University of North Texas

UNT Insider | November 2013 issue | New crime scene investigator certificate offers real-world experience

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New crime scene investigator certificate offers real-world experience

From a UNT News Service press release

Students can delve into the reality version of CSI series in a new state-of-the-art crime scene investigations class offered by UNT's Professional Development Institute.

With more than 240 hours of instruction in five months, a tight-knit team of students will learn to dust for fingerprints with brushes and powders, give courtroom testimony in mock trials and find "invisible" bloodstains using BlueStar -- a chemical that glows blue in the presence of blood.

The class, which began in early October, is geared toward law enforcement professionals, students and others interested in helping solve crimes. Students in the class -- which is not for university course credit -- will receive a certificate and get the experience they need to make themselves more marketable in the highly competitive CSI career field, made popular by recent TV shows, says Andra Lewis, a lecturer of criminal justice in the College of Public Affairs and Community Service and a former crime scene investigator at the Dallas Police Department.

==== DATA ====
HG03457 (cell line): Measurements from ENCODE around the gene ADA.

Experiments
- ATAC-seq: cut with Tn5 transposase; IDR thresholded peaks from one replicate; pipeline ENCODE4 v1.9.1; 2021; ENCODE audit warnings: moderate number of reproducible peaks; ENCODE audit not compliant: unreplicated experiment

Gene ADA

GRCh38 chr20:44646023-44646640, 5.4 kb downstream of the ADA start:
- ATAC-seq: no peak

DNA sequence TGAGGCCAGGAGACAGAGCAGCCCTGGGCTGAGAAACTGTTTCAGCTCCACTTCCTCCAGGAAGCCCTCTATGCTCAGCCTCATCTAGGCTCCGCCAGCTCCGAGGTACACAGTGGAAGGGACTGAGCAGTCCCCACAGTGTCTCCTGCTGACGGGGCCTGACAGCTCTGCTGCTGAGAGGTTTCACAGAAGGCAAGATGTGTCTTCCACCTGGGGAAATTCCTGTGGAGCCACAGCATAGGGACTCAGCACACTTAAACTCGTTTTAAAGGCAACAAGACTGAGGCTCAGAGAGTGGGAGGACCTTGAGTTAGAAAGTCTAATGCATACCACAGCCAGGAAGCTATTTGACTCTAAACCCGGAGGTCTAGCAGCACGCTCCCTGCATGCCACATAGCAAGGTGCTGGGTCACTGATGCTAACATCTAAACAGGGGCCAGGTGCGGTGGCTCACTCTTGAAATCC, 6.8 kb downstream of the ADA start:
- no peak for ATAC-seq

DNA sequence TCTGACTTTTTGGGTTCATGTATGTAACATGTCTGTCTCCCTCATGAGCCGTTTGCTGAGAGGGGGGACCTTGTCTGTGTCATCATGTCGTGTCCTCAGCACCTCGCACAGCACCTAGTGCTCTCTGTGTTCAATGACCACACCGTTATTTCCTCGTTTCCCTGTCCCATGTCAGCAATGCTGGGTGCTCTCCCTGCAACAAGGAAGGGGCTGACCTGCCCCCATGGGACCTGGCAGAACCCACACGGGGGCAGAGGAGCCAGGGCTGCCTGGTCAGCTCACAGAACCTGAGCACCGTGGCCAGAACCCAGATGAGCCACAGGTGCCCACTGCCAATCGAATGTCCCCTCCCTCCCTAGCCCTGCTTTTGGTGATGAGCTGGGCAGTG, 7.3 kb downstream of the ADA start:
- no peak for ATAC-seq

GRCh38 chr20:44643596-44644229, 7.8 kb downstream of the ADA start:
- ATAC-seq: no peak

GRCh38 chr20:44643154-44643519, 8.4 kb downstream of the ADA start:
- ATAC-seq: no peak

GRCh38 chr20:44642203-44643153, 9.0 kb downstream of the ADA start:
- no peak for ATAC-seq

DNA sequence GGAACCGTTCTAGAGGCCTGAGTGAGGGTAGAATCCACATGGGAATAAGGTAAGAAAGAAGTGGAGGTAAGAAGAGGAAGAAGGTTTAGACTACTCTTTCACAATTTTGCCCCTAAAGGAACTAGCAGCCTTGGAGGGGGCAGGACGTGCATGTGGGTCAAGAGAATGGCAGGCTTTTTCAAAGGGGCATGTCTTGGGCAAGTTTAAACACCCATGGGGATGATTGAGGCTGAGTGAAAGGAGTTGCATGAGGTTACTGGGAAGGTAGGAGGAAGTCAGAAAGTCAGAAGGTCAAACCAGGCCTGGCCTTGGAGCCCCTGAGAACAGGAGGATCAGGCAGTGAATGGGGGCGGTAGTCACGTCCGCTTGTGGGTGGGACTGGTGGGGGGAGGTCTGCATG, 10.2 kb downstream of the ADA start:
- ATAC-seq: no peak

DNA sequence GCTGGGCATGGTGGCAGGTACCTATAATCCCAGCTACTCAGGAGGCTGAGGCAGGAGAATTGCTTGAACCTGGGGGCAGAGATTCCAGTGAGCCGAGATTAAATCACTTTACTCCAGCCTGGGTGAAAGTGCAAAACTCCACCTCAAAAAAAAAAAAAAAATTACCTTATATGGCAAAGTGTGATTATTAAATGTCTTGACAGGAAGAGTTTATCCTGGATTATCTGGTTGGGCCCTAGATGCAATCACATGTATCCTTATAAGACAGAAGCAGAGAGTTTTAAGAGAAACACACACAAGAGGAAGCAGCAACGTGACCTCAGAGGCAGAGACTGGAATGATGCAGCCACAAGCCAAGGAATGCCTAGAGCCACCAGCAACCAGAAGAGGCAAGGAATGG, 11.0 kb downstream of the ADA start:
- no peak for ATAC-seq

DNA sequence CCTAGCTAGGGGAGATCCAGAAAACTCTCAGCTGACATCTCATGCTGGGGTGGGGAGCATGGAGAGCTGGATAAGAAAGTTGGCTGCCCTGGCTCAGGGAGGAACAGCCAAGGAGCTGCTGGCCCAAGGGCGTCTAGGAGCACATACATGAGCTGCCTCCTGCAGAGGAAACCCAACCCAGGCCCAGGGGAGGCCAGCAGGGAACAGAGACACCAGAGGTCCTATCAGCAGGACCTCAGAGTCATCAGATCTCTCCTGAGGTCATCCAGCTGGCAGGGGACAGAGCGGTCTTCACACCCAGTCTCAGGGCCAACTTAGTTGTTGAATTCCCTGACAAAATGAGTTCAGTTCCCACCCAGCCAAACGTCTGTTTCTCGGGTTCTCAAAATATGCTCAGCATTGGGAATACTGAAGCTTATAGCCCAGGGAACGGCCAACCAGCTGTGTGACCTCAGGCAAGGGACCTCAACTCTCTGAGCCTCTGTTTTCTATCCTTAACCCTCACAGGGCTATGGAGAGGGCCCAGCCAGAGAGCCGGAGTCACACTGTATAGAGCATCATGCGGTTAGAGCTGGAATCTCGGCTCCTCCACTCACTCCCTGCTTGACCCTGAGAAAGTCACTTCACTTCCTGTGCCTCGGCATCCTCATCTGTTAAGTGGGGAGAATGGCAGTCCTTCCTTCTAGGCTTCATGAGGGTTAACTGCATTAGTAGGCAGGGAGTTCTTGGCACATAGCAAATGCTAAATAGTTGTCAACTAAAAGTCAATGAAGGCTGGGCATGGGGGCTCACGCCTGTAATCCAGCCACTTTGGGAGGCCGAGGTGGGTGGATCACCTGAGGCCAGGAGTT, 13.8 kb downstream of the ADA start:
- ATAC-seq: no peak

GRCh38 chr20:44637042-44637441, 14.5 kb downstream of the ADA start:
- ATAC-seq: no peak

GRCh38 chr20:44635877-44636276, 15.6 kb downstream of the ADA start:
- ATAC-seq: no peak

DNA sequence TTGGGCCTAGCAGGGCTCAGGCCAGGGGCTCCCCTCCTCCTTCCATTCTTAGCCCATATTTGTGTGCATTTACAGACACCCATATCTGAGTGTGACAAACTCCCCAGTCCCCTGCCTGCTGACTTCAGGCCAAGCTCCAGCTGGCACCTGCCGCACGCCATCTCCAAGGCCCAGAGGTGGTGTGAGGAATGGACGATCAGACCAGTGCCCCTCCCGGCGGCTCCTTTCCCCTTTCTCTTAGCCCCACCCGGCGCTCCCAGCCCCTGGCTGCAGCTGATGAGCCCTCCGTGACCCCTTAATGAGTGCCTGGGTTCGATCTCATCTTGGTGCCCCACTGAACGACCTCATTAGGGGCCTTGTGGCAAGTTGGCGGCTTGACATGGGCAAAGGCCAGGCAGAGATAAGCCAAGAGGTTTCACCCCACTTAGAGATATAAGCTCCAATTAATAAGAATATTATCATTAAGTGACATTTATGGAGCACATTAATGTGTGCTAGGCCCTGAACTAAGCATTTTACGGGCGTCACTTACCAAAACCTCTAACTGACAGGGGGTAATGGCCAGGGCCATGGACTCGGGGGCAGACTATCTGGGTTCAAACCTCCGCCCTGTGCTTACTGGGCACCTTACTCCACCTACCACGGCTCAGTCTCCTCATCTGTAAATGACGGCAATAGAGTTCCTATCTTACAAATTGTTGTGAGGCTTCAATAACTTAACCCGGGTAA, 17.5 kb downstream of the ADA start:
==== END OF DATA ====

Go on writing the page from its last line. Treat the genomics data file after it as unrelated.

Students in the class explore:

  • Criminal investigation
  • Crime scene investigation
  • Basic fingerprint comparison techniques
  • A 10-print fingerprint course
  • Forensic photography
  • Trace evidence and impression evidence
  • Crime scene sketching
  • Forensic biology and sexual assault investigations
  • Death scene investigations
  • Firearms evidence analysis
  • Courtroom testimony

"We're moving away from crime scene investigators simply being 'baggers and taggers,'" Lewis says. "You need a higher level of understanding of how it really works. A crime scene investigator needs to know what the lab is capable of doing and its relevancy. This helps assure that the people who did the crimes are the ones in jail and not innocent people. When you're on the scene, you don't know at that moment in time if the evidence you find will be relevant and a piece of that puzzle."

Many of the classes are taught in a simulated community known as UNT's Crime Scene City -- which is used for UNT's criminalistics courses -- in Denton. Others are taught at facilities of local law enforcement agencies. Lewis partnered with several agencies for input into the structure of the class.

While crime scene investigations have been made popular by TV, Lewis warns that the reality doesn't necessarily match the small screen -- but the payoff is worth it.

"It's not about wearing stilettos and driving Hummers and chasing bad guys," Lewis says. "It's about giving back to the community."

Ellen Rossetti with UNT News Service can be reached at


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November 2013

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